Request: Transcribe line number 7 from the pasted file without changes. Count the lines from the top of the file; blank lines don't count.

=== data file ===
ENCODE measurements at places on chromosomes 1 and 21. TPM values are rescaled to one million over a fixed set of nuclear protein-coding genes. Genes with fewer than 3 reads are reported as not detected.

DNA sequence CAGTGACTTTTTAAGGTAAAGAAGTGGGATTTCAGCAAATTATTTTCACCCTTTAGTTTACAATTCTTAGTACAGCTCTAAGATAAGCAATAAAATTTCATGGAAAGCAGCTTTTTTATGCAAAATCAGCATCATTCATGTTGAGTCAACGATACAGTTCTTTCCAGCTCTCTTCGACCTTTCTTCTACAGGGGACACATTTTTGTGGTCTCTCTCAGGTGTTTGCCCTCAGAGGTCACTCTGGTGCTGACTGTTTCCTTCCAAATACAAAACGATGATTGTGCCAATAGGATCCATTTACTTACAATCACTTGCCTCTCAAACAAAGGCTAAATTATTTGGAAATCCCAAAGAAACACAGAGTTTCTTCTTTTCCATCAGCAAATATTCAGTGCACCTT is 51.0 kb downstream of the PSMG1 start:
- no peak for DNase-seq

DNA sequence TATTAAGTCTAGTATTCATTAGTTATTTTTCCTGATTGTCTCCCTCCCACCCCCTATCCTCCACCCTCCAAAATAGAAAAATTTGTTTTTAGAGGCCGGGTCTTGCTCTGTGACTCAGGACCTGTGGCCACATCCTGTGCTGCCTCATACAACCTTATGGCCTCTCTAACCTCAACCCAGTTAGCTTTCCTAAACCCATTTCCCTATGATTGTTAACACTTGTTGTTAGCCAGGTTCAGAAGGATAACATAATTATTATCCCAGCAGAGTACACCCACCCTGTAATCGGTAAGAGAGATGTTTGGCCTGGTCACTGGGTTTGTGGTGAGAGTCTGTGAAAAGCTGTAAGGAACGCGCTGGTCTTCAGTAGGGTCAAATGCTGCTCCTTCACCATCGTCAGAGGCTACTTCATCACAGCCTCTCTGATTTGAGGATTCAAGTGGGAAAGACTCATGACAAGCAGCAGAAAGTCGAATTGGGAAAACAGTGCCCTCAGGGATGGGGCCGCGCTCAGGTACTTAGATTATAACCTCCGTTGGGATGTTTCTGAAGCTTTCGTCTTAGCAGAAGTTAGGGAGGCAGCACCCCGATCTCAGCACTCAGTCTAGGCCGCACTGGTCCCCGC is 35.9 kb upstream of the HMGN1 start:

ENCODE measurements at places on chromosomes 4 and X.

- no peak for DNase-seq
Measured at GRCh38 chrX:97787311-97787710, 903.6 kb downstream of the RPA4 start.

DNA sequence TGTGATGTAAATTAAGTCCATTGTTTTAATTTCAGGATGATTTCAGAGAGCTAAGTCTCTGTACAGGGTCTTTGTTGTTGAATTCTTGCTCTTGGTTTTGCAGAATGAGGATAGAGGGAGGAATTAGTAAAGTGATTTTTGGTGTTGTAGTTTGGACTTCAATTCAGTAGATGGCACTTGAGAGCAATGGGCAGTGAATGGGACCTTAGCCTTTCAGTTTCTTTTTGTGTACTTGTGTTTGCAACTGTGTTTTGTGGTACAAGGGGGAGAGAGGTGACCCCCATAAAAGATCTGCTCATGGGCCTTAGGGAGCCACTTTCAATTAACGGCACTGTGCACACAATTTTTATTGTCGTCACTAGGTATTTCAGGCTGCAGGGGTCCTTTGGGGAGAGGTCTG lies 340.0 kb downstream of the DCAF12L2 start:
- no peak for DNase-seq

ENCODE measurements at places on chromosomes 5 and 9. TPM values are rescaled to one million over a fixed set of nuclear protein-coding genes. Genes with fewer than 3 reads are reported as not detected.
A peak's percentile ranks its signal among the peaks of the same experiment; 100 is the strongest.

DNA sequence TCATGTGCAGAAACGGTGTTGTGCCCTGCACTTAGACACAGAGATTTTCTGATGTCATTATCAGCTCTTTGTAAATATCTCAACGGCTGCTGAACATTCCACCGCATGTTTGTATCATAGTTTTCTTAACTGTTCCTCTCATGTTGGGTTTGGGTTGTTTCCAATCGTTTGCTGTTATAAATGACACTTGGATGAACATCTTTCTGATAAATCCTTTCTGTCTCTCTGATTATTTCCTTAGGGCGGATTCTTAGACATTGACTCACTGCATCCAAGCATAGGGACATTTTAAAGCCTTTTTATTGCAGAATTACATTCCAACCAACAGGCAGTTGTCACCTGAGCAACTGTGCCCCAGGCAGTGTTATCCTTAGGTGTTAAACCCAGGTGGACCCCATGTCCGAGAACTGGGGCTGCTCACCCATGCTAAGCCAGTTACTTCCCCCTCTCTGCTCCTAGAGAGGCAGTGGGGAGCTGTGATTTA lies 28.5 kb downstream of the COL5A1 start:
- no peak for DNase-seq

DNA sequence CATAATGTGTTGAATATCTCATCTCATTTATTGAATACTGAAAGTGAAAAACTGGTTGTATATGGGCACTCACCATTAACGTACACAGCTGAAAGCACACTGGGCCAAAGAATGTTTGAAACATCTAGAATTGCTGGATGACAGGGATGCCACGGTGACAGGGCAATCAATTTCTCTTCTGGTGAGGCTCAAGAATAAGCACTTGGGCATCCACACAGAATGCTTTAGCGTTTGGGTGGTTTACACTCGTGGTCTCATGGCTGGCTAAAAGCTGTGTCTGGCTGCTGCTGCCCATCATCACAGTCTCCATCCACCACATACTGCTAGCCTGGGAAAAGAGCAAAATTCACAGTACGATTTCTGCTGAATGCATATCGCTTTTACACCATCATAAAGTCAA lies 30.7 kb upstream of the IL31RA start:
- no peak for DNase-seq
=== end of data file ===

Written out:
Measured at GRCh38 chrX:97787311-97787710, 903.6 kb downstream of the RPA4 start.